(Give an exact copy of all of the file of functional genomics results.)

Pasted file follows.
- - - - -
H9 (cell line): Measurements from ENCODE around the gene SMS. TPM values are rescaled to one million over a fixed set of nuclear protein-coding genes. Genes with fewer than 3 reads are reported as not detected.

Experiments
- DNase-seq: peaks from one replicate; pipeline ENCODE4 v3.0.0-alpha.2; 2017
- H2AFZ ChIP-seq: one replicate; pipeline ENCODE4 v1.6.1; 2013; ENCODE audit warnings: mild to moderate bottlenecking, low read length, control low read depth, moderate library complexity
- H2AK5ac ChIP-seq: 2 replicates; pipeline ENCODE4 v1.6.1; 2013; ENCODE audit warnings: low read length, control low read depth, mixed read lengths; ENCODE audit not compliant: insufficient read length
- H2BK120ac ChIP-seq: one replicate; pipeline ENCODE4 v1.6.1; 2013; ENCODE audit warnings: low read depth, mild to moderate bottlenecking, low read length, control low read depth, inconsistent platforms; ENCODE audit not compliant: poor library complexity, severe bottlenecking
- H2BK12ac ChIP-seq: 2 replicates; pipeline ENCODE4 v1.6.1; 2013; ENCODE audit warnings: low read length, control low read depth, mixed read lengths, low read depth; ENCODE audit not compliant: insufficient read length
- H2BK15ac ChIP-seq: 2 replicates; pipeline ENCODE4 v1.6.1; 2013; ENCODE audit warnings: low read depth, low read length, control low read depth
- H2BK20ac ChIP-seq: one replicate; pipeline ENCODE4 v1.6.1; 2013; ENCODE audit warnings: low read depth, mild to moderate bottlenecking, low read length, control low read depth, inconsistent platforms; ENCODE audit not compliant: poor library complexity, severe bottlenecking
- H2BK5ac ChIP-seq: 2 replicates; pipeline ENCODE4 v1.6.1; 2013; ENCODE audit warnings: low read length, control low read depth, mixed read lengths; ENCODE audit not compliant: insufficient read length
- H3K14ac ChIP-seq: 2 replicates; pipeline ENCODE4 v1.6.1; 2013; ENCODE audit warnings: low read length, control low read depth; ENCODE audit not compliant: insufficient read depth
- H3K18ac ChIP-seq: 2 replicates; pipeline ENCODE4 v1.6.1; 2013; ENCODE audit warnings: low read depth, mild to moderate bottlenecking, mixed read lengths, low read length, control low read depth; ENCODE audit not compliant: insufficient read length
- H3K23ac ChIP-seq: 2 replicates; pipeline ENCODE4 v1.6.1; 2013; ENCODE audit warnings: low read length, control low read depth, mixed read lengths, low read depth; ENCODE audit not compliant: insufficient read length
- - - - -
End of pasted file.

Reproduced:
H9 (cell line): Measurements from ENCODE around the gene SMS. TPM values are rescaled to one million over a fixed set of nuclear protein-coding genes. Genes with fewer than 3 reads are reported as not detected.

Experiments
- DNase-seq: peaks from one replicate; pipeline ENCODE4 v3.0.0-alpha.2; 2017
- H2AFZ ChIP-seq: one replicate; pipeline ENCODE4 v1.6.1; 2013; ENCODE audit warnings: mild to moderate bottlenecking, low read length, control low read depth, moderate library complexity
- H2AK5ac ChIP-seq: 2 replicates; pipeline ENCODE4 v1.6.1; 2013; ENCODE audit warnings: low read length, control low read depth, mixed read lengths; ENCODE audit not compliant: insufficient read length
- H2BK120ac ChIP-seq: one replicate; pipeline ENCODE4 v1.6.1; 2013; ENCODE audit warnings: low read depth, mild to moderate bottlenecking, low read length, control low read depth, inconsistent platforms; ENCODE audit not compliant: poor library complexity, severe bottlenecking
- H2BK12ac ChIP-seq: 2 replicates; pipeline ENCODE4 v1.6.1; 2013; ENCODE audit warnings: low read length, control low read depth, mixed read lengths, low read depth; ENCODE audit not compliant: insufficient read length
- H2BK15ac ChIP-seq: 2 replicates; pipeline ENCODE4 v1.6.1; 2013; ENCODE audit warnings: low read depth, low read length, control low read depth
- H2BK20ac ChIP-seq: one replicate; pipeline ENCODE4 v1.6.1; 2013; ENCODE audit warnings: low read depth, mild to moderate bottlenecking, low read length, control low read depth, inconsistent platforms; ENCODE audit not compliant: poor library complexity, severe bottlenecking
- H2BK5ac ChIP-seq: 2 replicates; pipeline ENCODE4 v1.6.1; 2013; ENCODE audit warnings: low read length, control low read depth, mixed read lengths; ENCODE audit not compliant: insufficient read length
- H3K14ac ChIP-seq: 2 replicates; pipeline ENCODE4 v1.6.1; 2013; ENCODE audit warnings: low read length, control low read depth; ENCODE audit not compliant: insufficient read depth
- H3K18ac ChIP-seq: 2 replicates; pipeline ENCODE4 v1.6.1; 2013; ENCODE audit warnings: low read depth, mild to moderate bottlenecking, mixed read lengths, low read length, control low read depth; ENCODE audit not compliant: insufficient read length
- H3K23ac ChIP-seq: 2 replicates; pipeline ENCODE4 v1.6.1; 2013; ENCODE audit warnings: low read length, control low read depth, mixed read lengths, low read depth; ENCODE audit not compliant: insufficient read length